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Am J Obstet Gynecol. 2014 Sep;211(3):240.e1-240.e14. doi: 10.1016/j.ajog.2014.03.056. Epub 2014 Apr 1.

Metabolomic prediction of fetal congenital heart defect in the first trimester.

Author information

1
Department of Obstetrics and Gynecology, William Beaumont School of Medicine, Oakland University, Royal Oak, MI. Electronic address: raybahado-singh@beaumont.edu.
2
Harris Birthright Research Center for Fetal Medicine, King's College Hospital, London, England, UK.
3
Department of Biological Sciences, Faculty of Science, University of Alberta, Edmonton, AB, Canada.
4
Department of Computing Science, Faculty of Science, University of Alberta, Edmonton, AB, Canada.
5
Department of Obstetrics and Gynecology, William Beaumont School of Medicine, Oakland University, Royal Oak, MI.
6
Department of Biological Sciences, Faculty of Science, University of Alberta, Edmonton, AB, Canada; Department of Computing Science, Faculty of Science, University of Alberta, Edmonton, AB, Canada.

Abstract

OBJECTIVE:

The objective of the study was to identify metabolomic markers in maternal first-trimester serum for the detection of fetal congenital heart defects (CHDs).

STUDY DESIGN:

Mass spectrometry (direct injection/liquid chromatography and tandem mass spectrometry) and nuclear magnetic resonance spectrometry-based metabolomic analyses were performed between 11 weeks' and 13 weeks 6 days' gestation on maternal serum. A total of 27 CHD cases and 59 controls were compared. There were no known or suspected chromosomal or syndromic abnormalities indicated.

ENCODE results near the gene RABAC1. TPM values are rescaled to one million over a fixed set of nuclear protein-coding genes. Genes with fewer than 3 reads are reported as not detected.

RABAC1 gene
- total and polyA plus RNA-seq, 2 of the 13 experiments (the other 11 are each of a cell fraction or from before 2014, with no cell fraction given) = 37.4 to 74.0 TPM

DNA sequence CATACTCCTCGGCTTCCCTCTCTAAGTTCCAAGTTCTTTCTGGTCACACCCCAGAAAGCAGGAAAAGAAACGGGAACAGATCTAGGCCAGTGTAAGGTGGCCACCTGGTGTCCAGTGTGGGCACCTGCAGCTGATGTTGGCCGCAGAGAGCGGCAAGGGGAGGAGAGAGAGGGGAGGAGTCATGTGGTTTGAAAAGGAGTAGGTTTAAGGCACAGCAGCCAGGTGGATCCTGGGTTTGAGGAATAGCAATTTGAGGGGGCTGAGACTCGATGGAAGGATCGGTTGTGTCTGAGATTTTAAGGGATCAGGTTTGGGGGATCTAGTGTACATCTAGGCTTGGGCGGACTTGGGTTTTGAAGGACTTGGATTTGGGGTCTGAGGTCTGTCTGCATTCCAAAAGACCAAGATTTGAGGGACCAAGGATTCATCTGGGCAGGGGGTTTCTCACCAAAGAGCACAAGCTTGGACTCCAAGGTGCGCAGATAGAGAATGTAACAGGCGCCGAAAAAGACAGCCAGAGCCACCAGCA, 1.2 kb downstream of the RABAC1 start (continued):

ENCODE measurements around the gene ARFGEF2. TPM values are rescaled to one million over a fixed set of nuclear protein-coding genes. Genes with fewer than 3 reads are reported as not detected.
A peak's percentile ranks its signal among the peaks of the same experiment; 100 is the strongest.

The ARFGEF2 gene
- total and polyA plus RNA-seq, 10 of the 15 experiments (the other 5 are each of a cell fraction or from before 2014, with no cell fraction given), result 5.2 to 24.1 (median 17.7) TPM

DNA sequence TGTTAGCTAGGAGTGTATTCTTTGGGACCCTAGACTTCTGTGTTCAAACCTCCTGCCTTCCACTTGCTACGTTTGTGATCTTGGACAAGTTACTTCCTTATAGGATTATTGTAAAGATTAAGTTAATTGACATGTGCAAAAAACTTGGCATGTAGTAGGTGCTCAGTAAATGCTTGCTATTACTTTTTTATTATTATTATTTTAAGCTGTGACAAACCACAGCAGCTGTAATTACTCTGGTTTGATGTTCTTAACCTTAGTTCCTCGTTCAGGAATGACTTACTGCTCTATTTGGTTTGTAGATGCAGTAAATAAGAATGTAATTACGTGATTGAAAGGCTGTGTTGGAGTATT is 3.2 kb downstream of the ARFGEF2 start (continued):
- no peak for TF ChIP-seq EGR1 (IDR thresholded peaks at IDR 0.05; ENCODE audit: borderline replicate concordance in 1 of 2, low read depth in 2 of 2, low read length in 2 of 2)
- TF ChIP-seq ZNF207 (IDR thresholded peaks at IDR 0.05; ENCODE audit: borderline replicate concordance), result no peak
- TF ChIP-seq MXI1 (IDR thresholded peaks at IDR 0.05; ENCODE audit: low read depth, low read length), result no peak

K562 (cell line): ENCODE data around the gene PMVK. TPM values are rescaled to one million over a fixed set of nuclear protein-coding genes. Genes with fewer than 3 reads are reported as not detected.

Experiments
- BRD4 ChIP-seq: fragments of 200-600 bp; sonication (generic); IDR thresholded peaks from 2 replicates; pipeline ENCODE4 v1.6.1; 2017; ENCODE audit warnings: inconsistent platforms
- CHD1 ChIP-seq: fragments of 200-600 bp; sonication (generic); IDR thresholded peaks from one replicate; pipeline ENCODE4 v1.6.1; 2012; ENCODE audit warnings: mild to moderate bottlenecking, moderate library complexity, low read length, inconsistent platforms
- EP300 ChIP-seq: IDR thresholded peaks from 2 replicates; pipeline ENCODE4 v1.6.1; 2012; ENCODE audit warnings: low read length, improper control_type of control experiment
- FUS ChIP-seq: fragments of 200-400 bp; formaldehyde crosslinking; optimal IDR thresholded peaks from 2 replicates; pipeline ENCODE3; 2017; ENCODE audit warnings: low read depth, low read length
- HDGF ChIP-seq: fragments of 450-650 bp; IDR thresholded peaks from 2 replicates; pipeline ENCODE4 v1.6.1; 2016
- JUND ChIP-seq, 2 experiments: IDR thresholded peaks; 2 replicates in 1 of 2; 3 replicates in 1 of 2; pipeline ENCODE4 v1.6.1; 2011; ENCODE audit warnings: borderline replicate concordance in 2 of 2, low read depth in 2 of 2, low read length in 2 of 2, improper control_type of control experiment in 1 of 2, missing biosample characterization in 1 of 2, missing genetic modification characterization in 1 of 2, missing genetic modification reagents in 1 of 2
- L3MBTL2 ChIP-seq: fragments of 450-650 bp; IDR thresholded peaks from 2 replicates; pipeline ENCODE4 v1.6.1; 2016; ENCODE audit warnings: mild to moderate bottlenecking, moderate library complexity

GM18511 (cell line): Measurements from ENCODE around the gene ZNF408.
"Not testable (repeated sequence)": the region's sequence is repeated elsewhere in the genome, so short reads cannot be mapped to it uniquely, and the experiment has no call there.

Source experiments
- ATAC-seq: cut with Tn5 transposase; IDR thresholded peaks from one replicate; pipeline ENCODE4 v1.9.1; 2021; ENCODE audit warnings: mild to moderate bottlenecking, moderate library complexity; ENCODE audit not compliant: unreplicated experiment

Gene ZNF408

RESULTS:

A total of 174 metabolites were identified and quantified using the 2 analytical methods. There were 14 overlapping metabolites between platforms. We identified 123 metabolites that demonstrated significant differences on a univariate analysis in maternal first-trimester serum in CHD vs normal cases. There was a significant disturbance in acylcarnitine, sphingomyelin, and other metabolite levels in CHD pregnancies. Predictive algorithms were developed for CHD detection. High sensitivity (0.929; 95% confidence interval [CI], 0.92-1.00) and specificity (0.932; 95% CI, 0.78-1.00) for CHD detection were achieved (area under the curve, 0.992; 95% CI, 0.973-1.0).

CONCLUSION:

In the first such report, we demonstrated the feasibility of the use of metabolomic developing biomarkers for the first-trimester prediction of CHD. Abnormal lipid metabolism appeared to be a significant feature of CHD pregnancies.

KEYWORDS:

congenital heart defects; maternal first-trimester serum; metabolomic markers

PMID:
24704061
DOI:
10.1016/j.ajog.2014.03.056
[Indexed for MEDLINE]

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